Revolution Now: Keep Robespierre’s Memory Alive!

Since launching this site in 2009, and more recently agreeing to co-host a session on the Popular Culture of Revolution for ASECS 2012, I am increasingly convinced that pop culture is where the action is. The scholarly action and the political action. I have seen an astounding improvement in classroom dynamics when allusions to films, advertising, and “real-life” scenarios are brought to bear on historical topics. The articles on the Marie-Antoinette pager, Coppola’s film, and the Dolce & Gabbana “Hot Baroque” line systematically draw more hits than any other on this site. (The wildly popular Bastille Day quiz was a rare opportunity to make Revolution relevant to the non-initiate.) In a society where people consult their phones more frequently than their fellows, and where the president requests citizens to “twitter” their representatives instead of joining hands in traditional protest action, is it any wonder that we are increasingly drawn to ponder the instantaneous cyber-effects of cultural action?
One curious by-product of this situation is the call launched by the group known as Friends of Robespierre to demand that a museum be constructed in honor of the Incorruptible in his one-time home in Arras.
Headed by Alain Cousin (webmaster of the group; not to be confused with Alain Cousin, Deputy of the Manche district), this group is surprisingly effective. To date, more than 500 internautes have signed on (including yours truly). This has considerably grown the paper petition campaign which wielded 473 signatures so far.
To join forces with the Friends of Robespierre and demand a museum in his honor, or to learn more about this group’s activities, click here.
To be continued!

Running on Hope

“Running on Empty” (1988) is a must-see for anyone pondering what it means to be political. Director Sydney Lumet treads a fine line in this story of antiwar activists who, despite their fugitive status because of an inadvertent crime committed in a napalm lab in 1971, remain committed to leading lives that matter. Although the film shows them uprooting their two adolescent boys from school and friends, and focuses on the story of the 18-year old son in particular to convey a message about the difficulty of letting go, this family unit is also strong, intact, and joyful. The parents are devoted to their children at the same time as they are devoted to the cause of democratic political activism. With each new move, the father in particular tries to keep on empowering the people he touches with a message of political activism. A poignant scene towards the end shows him forced to leave his small restaurant, wistful about the relationship established with his employees and the efforts he’d made to ensure that they earned a living wage in decent work conditions. In the scene featured here, the mother meets with her father after a long absence, admits how hard her life has been, and asks him for help. Running on empty? I think they’re also running on hope. As the emotionally tortured father (Judd Hirsch) reminds the guilt-stricken mother (Christine Lahti), “we are trying to make a difference.” Clearly, it’s hard to balance family and political action, and this couple takes the challenge to extremes. But it is rare to find an honest representation of that challenge in our popular culture. Kudos to Lumet for this brave portrait of radical activists who suffer the consequences of walking the talk.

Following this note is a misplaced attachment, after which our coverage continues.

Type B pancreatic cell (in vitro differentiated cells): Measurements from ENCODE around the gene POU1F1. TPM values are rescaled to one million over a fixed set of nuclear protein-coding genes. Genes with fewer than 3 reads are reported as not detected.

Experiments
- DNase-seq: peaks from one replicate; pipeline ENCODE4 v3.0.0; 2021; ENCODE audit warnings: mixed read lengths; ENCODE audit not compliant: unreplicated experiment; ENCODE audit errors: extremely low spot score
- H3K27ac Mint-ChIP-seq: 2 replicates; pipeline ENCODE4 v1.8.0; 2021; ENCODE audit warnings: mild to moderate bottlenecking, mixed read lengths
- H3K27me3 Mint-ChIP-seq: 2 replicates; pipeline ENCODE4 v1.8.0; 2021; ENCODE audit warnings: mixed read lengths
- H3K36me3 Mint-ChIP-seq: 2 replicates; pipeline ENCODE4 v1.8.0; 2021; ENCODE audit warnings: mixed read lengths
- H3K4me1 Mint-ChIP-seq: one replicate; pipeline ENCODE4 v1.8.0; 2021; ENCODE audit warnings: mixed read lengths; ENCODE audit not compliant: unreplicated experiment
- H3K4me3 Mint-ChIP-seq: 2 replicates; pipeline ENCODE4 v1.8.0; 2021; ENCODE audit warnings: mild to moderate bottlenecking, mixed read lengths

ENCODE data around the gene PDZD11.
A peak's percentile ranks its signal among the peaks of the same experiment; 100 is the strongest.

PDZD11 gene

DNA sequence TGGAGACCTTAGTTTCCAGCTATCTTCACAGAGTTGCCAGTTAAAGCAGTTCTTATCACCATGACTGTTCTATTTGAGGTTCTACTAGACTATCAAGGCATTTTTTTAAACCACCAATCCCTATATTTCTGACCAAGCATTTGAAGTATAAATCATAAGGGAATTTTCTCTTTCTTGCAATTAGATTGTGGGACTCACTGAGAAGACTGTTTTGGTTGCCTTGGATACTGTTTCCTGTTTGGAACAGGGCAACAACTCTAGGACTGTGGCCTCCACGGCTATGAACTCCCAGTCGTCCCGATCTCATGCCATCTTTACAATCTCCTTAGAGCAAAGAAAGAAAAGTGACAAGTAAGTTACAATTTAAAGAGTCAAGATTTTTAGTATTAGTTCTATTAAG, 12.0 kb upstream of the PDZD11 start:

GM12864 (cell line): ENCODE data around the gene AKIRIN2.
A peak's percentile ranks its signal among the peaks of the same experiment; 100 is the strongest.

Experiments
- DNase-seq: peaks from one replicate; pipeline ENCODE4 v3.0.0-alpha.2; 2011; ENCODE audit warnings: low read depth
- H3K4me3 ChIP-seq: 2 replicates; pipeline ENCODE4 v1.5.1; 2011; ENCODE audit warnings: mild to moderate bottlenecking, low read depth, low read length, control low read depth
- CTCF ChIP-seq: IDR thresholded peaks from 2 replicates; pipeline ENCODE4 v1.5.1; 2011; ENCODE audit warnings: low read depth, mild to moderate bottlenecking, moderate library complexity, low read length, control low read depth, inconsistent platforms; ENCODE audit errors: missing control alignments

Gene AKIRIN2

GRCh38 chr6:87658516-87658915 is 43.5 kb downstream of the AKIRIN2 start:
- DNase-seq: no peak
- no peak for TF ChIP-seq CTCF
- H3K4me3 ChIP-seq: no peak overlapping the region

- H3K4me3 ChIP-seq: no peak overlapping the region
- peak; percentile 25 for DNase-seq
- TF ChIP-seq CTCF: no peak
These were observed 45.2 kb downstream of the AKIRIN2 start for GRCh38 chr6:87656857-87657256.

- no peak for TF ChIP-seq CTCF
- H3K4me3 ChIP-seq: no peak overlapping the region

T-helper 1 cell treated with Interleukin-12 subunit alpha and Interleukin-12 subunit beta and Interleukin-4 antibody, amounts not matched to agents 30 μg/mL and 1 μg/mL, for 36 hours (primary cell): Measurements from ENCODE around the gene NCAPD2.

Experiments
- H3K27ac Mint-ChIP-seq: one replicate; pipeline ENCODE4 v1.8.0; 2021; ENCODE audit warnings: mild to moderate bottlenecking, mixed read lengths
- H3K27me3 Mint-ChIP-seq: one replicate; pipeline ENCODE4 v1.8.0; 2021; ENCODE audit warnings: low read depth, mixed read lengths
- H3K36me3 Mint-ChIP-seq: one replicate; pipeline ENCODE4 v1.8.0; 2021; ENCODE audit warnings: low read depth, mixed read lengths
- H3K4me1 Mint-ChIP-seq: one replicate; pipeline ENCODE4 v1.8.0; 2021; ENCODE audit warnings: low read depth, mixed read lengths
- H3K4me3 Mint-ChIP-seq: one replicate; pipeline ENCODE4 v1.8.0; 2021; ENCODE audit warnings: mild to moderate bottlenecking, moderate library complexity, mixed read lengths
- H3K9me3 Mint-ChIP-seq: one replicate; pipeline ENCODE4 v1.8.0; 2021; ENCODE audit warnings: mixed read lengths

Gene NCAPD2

Will activism save the trees of Les Halles?

On a recent trip to Paris, we returned to one of our favorite greenspaces, the garden of Les Halles, and were pleased to see that the trees which appeared endangered of succumbing to urban renewal in June 2009 (see photos) are still there. But their days are numbered. If Mayor Delanoë moves forward on plans for a new Forum des Halles, the trees will fall to make room for “improvements.” It will be interesting to see if the local activists can make the city planners realize what seems obvious to we ordinary people: these trees, this cool and living space, matter. They matter right now, every day. They matter to all of us who wander through, live nearby, or seek shelter in the shade. One need only visit the area on any sunny day to witness its significance for the population. What will it take for Paris to live up to an authentically environmental politics, and provide reliable, mature, and widespread greenspaces for its millions of inhabitants, as do London and New York? We applaud the participants of last weekend’s “vide grenier” in Les Halles, and second their efforts to save this garden. À bas les nouveaux bûcherons de Paris.


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